John Paul Stevens, the third-longest serving justice in US Supreme Court history, and Chicago native has died at age 99, according to a Supreme Court official. A statement is expected from the U.S. Supreme Court tonight.
He was selected by President Ford in 1975 and retired in 2010. Stevens died this evening at Holy Cross Hospital in Ft. Lauderdale, Florida, of complications following a stroke he suffered on July 15. Stevens was the last world war 2 veteran to serve on the court.
An interesting story in the Ken Burns “Prohibition” documentary was when Stevens told the story regarding his dad, the owner of the large Stevens hotel in Chicago, went to see Al Capone himself to ask him if he could make the streets safe during the national Canner’s Convention. Capone agreed and they were.
Stevens enjoyed his share of victories on the closely-divided court, including on a series of cases during Bush’s administration that gave prisoners at Guantanamo Bay the right to challenge their incarceration in U.S. courts, rather than military tribunals.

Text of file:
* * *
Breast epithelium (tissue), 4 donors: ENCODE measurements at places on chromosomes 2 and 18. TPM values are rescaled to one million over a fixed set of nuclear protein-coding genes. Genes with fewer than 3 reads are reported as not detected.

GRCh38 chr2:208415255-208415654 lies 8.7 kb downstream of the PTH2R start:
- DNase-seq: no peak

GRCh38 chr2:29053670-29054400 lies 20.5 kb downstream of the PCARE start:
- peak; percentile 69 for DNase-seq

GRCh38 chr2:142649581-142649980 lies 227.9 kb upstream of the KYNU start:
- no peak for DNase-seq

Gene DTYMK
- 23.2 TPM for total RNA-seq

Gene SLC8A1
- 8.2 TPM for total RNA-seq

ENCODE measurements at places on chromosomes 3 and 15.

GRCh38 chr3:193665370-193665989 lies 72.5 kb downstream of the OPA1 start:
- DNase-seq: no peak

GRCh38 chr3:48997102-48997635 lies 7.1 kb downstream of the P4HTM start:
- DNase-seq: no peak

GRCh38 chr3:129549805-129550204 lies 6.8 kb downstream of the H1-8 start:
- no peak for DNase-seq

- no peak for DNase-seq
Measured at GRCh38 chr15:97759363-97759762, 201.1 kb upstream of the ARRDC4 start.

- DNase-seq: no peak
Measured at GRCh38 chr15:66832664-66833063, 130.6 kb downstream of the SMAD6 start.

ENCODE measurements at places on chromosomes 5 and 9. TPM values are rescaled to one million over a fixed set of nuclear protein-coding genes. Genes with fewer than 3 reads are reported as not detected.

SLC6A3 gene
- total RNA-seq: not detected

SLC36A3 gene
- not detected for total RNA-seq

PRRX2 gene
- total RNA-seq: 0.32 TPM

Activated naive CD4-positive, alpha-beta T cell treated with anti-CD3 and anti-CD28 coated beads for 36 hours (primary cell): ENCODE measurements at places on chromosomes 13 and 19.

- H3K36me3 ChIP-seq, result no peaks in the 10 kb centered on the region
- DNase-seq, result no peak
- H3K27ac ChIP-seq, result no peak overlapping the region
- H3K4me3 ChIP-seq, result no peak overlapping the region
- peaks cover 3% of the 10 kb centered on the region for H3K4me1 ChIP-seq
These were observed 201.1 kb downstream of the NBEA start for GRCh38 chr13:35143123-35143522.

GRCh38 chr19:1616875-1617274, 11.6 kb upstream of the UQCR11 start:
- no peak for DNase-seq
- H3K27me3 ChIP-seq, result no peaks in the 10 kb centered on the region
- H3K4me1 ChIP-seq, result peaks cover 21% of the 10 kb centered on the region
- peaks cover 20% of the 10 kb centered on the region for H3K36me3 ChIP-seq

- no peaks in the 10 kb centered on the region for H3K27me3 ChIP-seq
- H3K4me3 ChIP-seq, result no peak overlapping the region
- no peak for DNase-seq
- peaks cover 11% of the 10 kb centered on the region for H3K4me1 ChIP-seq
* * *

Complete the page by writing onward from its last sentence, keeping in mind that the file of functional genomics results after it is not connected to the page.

The court also upheld the McCain-Feingold campaign finance law and banned the use of the death penalty against juveniles and those with intellectual disabilities, with Stevens leading the liberal wing against the court’s conservatives.
He would later say his biggest regret was reinstating the death penalty, even calling it unconstitutional.
More to come on this story, please stay updated.